A newly discovered plant from the Philippines has an unusual appetite—for nickel. In a press release on the find, researchers explain Rinorea niccolifera is a nickel hyperaccumulator, meaning it can absorb up to 18,000 parts per million of the metal in its leaves. That's a "normally toxic concentration" as much as 1,000 times the amount most plants are able to tolerate. If the ability sounds rare, that's because it is: Among the plant species that live in nickel-heavy soil, at most 1% can soak up so much nickel without being poisoned. That translates into roughly 450 plant species planet-wide. And the plant's unique ability may take it beyond the Philippines.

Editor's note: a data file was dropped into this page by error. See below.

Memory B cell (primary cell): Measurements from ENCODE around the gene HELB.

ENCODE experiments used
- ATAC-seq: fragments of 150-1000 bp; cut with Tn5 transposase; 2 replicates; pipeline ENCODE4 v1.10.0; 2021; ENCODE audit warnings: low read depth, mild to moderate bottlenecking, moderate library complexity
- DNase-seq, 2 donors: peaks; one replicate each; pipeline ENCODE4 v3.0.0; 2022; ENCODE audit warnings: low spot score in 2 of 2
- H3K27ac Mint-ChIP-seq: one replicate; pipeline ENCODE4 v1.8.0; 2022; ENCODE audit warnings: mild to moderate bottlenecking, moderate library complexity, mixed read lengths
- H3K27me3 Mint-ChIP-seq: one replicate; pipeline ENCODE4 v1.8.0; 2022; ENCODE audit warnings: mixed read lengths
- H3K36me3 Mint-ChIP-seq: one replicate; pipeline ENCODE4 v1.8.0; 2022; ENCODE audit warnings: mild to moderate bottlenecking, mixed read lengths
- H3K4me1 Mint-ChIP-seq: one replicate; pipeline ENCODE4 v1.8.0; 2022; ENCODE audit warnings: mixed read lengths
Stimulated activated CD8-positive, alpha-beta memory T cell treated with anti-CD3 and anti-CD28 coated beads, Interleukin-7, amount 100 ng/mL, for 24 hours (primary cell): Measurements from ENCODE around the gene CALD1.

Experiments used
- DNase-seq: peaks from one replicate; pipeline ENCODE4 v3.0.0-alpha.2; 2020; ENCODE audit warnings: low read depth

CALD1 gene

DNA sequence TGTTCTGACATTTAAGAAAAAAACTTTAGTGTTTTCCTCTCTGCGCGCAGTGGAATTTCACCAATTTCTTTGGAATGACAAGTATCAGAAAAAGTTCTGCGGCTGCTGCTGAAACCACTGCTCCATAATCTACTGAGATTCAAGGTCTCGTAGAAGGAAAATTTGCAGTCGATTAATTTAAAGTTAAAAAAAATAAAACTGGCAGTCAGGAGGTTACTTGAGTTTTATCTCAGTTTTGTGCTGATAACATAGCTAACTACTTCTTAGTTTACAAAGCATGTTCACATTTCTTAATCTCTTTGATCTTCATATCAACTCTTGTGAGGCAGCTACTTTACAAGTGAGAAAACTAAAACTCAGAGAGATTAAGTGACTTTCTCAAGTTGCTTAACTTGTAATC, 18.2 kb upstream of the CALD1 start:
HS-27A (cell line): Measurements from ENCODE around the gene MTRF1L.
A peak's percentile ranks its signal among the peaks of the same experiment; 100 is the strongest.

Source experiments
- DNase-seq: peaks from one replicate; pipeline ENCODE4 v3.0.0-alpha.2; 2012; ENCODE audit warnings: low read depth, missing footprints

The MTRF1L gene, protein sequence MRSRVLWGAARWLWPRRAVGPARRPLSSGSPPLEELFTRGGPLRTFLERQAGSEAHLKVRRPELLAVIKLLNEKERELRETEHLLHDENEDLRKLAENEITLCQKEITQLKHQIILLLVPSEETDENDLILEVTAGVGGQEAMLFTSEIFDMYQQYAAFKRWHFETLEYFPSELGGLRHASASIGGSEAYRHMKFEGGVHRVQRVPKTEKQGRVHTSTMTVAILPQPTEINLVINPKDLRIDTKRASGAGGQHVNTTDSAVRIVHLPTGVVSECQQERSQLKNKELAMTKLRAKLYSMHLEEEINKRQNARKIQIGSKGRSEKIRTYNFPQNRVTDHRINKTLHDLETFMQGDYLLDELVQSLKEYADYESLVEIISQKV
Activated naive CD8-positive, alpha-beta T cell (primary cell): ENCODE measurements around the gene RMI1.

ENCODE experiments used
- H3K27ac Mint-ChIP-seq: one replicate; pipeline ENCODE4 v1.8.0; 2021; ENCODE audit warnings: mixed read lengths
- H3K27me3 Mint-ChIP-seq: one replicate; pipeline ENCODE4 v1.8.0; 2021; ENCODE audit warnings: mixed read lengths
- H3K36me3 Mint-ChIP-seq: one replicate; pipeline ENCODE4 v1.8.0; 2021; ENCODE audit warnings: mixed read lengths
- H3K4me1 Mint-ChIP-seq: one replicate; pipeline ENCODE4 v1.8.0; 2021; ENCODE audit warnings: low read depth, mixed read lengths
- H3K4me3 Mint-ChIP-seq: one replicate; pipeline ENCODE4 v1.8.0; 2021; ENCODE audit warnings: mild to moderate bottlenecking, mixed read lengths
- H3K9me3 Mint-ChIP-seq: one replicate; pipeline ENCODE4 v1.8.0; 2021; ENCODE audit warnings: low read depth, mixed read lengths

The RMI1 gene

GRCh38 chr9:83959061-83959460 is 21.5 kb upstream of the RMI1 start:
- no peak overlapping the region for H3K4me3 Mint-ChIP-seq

As a co-author of the report explains, "hyperacccumulator plants have great potentials for the development of green technologies." Those technologies include using it to decontaminate soil (plants of this type have done so since the 1990s) or harvesting nickel from its plant shoots in a process known as phytomining. The plant is native to Luzon Island and, according to the paper published in PhytoKeys, it is already endangered, having a fragmented habitat of only about 193 square miles. Ironically, mining activities are one of the main threats to its existence. Hyperaccumulation is thought to have evolved as a defense response, making plants less palatable to the animals that might feed on it, according to a 2011 paper published in Plant Science. (Another recent metal-related discovery: gold, in eucalyptus trees.)